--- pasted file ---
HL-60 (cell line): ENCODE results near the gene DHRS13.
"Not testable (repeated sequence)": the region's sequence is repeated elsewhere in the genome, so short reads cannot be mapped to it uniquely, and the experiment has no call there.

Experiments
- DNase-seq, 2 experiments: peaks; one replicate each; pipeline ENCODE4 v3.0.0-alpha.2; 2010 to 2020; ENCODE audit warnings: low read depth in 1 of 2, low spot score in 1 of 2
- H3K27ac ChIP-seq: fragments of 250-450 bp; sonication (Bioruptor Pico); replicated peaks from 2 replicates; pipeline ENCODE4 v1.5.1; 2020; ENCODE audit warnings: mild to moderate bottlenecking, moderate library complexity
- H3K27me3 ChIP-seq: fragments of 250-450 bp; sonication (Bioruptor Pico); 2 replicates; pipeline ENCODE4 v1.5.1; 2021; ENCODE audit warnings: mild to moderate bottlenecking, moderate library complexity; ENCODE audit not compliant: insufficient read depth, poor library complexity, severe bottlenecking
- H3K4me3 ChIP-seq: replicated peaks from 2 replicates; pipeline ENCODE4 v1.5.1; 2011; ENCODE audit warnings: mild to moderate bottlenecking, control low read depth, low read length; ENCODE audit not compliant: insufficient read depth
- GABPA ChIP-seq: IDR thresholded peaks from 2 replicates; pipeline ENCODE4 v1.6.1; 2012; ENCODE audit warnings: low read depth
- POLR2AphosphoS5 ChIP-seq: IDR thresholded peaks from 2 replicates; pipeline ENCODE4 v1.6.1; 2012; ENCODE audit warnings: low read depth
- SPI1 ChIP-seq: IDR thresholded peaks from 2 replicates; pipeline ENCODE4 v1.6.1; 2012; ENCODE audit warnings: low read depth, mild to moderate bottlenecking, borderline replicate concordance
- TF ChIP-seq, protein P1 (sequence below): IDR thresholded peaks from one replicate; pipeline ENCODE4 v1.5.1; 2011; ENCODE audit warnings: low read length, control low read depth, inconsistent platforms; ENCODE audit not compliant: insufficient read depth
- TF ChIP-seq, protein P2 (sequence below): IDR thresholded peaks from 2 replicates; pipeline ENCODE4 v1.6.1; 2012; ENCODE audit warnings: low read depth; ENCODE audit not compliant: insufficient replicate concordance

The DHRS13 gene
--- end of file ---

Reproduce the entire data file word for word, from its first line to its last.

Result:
HL-60 (cell line): ENCODE results near the gene DHRS13.
"Not testable (repeated sequence)": the region's sequence is repeated elsewhere in the genome, so short reads cannot be mapped to it uniquely, and the experiment has no call there.

Experiments
- DNase-seq, 2 experiments: peaks; one replicate each; pipeline ENCODE4 v3.0.0-alpha.2; 2010 to 2020; ENCODE audit warnings: low read depth in 1 of 2, low spot score in 1 of 2
- H3K27ac ChIP-seq: fragments of 250-450 bp; sonication (Bioruptor Pico); replicated peaks from 2 replicates; pipeline ENCODE4 v1.5.1; 2020; ENCODE audit warnings: mild to moderate bottlenecking, moderate library complexity
- H3K27me3 ChIP-seq: fragments of 250-450 bp; sonication (Bioruptor Pico); 2 replicates; pipeline ENCODE4 v1.5.1; 2021; ENCODE audit warnings: mild to moderate bottlenecking, moderate library complexity; ENCODE audit not compliant: insufficient read depth, poor library complexity, severe bottlenecking
- H3K4me3 ChIP-seq: replicated peaks from 2 replicates; pipeline ENCODE4 v1.5.1; 2011; ENCODE audit warnings: mild to moderate bottlenecking, control low read depth, low read length; ENCODE audit not compliant: insufficient read depth
- GABPA ChIP-seq: IDR thresholded peaks from 2 replicates; pipeline ENCODE4 v1.6.1; 2012; ENCODE audit warnings: low read depth
- POLR2AphosphoS5 ChIP-seq: IDR thresholded peaks from 2 replicates; pipeline ENCODE4 v1.6.1; 2012; ENCODE audit warnings: low read depth
- SPI1 ChIP-seq: IDR thresholded peaks from 2 replicates; pipeline ENCODE4 v1.6.1; 2012; ENCODE audit warnings: low read depth, mild to moderate bottlenecking, borderline replicate concordance
- TF ChIP-seq, protein P1 (sequence below): IDR thresholded peaks from one replicate; pipeline ENCODE4 v1.5.1; 2011; ENCODE audit warnings: low read length, control low read depth, inconsistent platforms; ENCODE audit not compliant: insufficient read depth
- TF ChIP-seq, protein P2 (sequence below): IDR thresholded peaks from 2 replicates; pipeline ENCODE4 v1.6.1; 2012; ENCODE audit warnings: low read depth; ENCODE audit not compliant: insufficient replicate concordance

The DHRS13 gene